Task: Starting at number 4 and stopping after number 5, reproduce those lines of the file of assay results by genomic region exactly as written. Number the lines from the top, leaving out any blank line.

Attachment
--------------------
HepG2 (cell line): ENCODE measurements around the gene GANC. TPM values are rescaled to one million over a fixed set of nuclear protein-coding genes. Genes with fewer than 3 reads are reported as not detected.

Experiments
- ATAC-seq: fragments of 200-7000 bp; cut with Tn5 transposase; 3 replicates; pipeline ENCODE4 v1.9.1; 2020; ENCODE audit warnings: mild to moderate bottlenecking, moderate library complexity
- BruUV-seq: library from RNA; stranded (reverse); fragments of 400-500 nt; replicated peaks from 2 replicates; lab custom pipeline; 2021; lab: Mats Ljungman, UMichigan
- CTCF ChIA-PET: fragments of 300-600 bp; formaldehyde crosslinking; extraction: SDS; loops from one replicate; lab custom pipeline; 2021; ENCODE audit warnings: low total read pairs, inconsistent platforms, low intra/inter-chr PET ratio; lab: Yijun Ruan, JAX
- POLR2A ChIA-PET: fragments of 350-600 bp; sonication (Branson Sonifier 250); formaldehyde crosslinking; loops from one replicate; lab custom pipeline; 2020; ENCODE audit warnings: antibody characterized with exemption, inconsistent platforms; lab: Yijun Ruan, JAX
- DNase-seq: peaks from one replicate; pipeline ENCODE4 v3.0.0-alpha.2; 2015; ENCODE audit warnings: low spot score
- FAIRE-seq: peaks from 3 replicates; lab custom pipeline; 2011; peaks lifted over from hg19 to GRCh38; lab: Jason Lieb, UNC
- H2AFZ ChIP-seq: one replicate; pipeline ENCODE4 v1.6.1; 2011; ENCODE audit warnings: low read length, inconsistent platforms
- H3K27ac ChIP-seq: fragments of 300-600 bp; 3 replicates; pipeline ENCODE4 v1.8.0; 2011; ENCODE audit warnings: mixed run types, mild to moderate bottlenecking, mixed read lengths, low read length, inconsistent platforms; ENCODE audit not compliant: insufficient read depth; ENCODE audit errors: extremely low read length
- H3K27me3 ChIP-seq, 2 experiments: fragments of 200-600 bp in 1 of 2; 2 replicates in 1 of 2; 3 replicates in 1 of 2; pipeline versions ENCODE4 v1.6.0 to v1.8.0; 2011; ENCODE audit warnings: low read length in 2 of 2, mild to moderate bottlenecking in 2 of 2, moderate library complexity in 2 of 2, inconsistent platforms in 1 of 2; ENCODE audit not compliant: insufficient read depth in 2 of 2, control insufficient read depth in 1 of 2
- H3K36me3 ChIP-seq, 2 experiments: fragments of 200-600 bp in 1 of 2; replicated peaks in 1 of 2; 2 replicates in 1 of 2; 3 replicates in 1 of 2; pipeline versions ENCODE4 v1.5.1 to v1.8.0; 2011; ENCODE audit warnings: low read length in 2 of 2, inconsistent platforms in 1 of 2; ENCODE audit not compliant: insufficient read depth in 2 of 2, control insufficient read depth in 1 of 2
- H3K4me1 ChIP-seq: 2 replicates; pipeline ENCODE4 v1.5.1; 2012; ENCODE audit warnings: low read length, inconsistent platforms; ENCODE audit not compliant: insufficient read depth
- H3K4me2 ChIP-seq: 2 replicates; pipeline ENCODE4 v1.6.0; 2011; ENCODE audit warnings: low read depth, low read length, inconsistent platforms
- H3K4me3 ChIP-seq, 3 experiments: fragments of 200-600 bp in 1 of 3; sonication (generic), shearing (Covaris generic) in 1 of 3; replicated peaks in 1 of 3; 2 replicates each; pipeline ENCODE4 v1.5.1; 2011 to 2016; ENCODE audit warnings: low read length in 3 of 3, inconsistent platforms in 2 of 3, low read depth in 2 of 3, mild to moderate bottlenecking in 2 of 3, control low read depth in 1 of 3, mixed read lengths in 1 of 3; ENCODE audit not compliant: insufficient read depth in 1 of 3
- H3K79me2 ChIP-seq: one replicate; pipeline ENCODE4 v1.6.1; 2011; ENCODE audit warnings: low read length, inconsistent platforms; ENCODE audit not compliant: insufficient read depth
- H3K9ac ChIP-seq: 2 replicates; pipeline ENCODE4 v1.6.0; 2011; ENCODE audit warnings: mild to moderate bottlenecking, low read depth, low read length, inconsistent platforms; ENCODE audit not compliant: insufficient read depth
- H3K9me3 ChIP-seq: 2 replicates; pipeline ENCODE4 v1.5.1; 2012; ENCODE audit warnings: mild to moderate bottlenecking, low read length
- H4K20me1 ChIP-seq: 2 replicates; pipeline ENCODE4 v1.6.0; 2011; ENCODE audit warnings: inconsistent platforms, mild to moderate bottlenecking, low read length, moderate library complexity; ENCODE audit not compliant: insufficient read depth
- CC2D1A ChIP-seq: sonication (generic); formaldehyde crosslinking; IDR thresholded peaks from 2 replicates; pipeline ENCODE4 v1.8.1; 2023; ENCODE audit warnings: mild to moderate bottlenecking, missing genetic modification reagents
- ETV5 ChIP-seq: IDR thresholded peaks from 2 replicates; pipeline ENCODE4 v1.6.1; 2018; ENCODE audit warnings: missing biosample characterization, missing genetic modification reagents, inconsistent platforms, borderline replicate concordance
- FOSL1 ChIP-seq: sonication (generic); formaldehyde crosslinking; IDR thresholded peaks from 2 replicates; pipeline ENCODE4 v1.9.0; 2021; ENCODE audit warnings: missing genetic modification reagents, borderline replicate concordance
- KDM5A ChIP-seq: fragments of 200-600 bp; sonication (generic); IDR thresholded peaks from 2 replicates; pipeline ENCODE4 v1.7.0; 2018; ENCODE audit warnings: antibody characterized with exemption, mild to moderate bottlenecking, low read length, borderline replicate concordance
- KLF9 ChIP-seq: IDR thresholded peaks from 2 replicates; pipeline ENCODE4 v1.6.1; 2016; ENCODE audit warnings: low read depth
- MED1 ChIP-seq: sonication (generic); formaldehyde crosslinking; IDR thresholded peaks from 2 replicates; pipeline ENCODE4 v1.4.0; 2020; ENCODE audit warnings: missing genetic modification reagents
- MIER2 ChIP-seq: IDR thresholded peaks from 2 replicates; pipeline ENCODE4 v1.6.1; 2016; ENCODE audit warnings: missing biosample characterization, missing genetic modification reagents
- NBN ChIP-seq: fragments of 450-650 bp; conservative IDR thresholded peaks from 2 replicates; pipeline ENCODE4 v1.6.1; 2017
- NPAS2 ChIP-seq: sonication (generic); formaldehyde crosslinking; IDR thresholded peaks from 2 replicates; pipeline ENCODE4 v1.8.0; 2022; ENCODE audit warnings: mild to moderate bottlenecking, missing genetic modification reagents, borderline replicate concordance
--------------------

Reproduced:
- BruUV-seq: library from RNA; stranded (reverse); fragments of 400-500 nt; replicated peaks from 2 replicates; lab custom pipeline; 2021; lab: Mats Ljungman, UMichigan
- CTCF ChIA-PET: fragments of 300-600 bp; formaldehyde crosslinking; extraction: SDS; loops from one replicate; lab custom pipeline; 2021; ENCODE audit warnings: low total read pairs, inconsistent platforms, low intra/inter-chr PET ratio; lab: Yijun Ruan, JAX